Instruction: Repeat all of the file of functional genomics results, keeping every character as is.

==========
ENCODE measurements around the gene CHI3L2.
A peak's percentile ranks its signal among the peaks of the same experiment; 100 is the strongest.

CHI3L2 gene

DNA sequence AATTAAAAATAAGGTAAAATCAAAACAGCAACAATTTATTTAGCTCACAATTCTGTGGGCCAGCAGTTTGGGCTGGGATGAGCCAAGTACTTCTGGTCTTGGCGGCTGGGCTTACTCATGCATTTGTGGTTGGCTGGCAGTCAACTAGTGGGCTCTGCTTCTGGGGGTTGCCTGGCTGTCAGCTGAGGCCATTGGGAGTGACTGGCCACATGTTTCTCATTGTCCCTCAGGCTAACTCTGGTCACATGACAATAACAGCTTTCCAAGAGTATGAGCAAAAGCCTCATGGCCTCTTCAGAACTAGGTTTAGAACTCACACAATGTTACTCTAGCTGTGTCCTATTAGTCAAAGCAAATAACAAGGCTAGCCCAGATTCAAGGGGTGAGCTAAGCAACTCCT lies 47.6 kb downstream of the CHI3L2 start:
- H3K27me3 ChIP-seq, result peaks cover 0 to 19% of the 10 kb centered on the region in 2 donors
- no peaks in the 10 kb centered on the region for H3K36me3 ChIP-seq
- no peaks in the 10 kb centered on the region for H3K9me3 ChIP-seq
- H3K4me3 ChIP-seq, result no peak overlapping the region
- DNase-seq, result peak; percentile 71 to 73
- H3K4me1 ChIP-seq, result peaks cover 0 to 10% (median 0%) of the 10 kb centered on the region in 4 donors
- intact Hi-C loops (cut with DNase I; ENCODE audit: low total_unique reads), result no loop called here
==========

ENCODE measurements around the gene CHI3L2.
A peak's percentile ranks its signal among the peaks of the same experiment; 100 is the strongest.

CHI3L2 gene

DNA sequence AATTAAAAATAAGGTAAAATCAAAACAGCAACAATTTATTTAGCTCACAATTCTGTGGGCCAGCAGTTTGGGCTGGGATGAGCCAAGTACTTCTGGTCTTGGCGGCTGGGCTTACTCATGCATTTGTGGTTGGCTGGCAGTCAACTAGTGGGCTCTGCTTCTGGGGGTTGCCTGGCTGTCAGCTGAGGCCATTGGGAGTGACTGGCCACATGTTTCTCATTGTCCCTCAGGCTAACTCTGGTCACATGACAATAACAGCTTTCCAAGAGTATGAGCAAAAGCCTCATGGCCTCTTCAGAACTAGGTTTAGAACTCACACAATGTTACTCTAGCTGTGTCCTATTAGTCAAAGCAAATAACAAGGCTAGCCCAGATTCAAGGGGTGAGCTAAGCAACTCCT lies 47.6 kb downstream of the CHI3L2 start:
- H3K27me3 ChIP-seq, result peaks cover 0 to 19% of the 10 kb centered on the region in 2 donors
- no peaks in the 10 kb centered on the region for H3K36me3 ChIP-seq
- no peaks in the 10 kb centered on the region for H3K9me3 ChIP-seq
- H3K4me3 ChIP-seq, result no peak overlapping the region
- DNase-seq, result peak; percentile 71 to 73
- H3K4me1 ChIP-seq, result peaks cover 0 to 10% (median 0%) of the 10 kb centered on the region in 4 donors
- intact Hi-C loops (cut with DNase I; ENCODE audit: low total_unique reads), result no loop called here